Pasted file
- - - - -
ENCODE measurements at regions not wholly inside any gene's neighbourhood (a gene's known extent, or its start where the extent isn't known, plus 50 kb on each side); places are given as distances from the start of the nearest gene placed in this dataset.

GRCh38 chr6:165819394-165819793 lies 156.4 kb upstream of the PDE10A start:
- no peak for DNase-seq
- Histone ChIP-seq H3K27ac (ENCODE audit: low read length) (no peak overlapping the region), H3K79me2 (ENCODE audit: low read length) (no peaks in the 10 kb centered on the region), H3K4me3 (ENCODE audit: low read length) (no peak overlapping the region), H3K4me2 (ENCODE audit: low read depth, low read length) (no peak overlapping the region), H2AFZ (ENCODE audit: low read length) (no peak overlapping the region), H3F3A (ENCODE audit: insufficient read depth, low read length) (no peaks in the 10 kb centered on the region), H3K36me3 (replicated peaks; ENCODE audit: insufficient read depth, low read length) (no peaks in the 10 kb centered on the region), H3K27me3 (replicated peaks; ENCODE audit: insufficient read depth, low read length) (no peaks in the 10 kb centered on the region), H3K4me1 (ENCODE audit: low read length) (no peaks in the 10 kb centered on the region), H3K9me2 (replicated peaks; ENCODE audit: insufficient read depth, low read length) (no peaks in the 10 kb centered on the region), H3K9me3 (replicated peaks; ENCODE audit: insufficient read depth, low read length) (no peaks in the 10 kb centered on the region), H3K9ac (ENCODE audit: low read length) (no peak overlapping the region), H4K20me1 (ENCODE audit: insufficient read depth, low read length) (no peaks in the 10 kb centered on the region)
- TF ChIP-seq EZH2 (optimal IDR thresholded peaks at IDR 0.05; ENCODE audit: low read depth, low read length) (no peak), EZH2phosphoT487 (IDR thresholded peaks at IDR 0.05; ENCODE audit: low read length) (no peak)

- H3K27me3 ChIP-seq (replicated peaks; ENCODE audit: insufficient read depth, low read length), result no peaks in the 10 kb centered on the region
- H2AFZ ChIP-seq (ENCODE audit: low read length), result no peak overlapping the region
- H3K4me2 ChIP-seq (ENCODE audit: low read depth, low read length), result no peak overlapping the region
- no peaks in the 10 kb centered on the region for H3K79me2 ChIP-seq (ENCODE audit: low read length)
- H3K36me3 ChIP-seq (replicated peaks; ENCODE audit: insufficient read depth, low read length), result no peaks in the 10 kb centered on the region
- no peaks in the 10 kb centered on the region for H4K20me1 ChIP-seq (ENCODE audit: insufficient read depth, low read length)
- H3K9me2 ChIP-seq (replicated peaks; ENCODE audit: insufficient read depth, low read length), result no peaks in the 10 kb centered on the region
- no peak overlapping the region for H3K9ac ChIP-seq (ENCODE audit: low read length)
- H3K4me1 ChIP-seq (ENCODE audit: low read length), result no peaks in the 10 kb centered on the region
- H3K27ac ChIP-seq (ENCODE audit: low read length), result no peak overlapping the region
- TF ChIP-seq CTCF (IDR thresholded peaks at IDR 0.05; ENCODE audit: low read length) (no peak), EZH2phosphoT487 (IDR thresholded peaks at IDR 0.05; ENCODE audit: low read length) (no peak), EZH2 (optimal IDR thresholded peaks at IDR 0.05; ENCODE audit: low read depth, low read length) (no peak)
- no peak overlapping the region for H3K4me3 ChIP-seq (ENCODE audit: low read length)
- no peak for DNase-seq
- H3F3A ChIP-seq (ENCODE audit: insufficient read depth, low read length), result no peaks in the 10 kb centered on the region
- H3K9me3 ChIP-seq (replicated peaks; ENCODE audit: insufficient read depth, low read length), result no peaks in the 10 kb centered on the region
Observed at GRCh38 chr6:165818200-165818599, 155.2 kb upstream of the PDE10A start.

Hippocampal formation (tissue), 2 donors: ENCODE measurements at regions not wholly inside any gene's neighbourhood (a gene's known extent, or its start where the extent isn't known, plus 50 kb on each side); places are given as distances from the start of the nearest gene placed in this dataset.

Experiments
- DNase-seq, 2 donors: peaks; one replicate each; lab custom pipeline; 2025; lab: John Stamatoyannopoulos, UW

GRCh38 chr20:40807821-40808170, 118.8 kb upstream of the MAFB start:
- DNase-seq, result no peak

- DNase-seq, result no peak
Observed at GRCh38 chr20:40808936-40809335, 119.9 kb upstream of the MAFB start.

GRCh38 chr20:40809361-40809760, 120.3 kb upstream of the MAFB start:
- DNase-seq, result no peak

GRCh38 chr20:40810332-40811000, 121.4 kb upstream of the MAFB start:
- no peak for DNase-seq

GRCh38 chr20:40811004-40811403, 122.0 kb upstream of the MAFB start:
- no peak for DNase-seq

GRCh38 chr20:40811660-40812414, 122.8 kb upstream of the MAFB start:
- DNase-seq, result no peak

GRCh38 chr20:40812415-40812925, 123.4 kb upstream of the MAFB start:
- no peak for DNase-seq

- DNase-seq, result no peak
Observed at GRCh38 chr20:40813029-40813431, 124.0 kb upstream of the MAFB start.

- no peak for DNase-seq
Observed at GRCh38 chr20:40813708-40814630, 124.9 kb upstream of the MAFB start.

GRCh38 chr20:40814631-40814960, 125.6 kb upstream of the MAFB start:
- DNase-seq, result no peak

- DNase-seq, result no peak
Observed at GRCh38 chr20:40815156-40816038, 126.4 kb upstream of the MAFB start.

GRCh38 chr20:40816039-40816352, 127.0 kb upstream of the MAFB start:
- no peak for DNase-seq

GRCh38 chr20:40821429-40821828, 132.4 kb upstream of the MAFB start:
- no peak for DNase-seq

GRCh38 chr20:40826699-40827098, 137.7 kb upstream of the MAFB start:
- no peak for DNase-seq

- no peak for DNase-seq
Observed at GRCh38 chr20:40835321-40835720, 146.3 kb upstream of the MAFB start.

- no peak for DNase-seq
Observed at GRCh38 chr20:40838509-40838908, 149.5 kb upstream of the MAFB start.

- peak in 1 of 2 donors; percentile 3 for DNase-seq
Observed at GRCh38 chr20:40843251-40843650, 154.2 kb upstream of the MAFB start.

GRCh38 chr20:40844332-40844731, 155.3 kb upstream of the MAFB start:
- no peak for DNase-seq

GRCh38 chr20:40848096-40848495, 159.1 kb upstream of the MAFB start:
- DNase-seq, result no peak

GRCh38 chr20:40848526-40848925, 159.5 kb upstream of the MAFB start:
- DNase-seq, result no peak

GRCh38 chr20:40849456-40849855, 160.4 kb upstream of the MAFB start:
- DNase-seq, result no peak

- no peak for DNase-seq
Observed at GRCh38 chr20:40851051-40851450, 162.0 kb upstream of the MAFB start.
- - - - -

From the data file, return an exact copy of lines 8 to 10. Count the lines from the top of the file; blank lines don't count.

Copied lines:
- H3K4me2 ChIP-seq (ENCODE audit: low read depth, low read length), result no peak overlapping the region
- no peaks in the 10 kb centered on the region for H3K79me2 ChIP-seq (ENCODE audit: low read length)
- H3K36me3 ChIP-seq (replicated peaks; ENCODE audit: insufficient read depth, low read length), result no peaks in the 10 kb centered on the region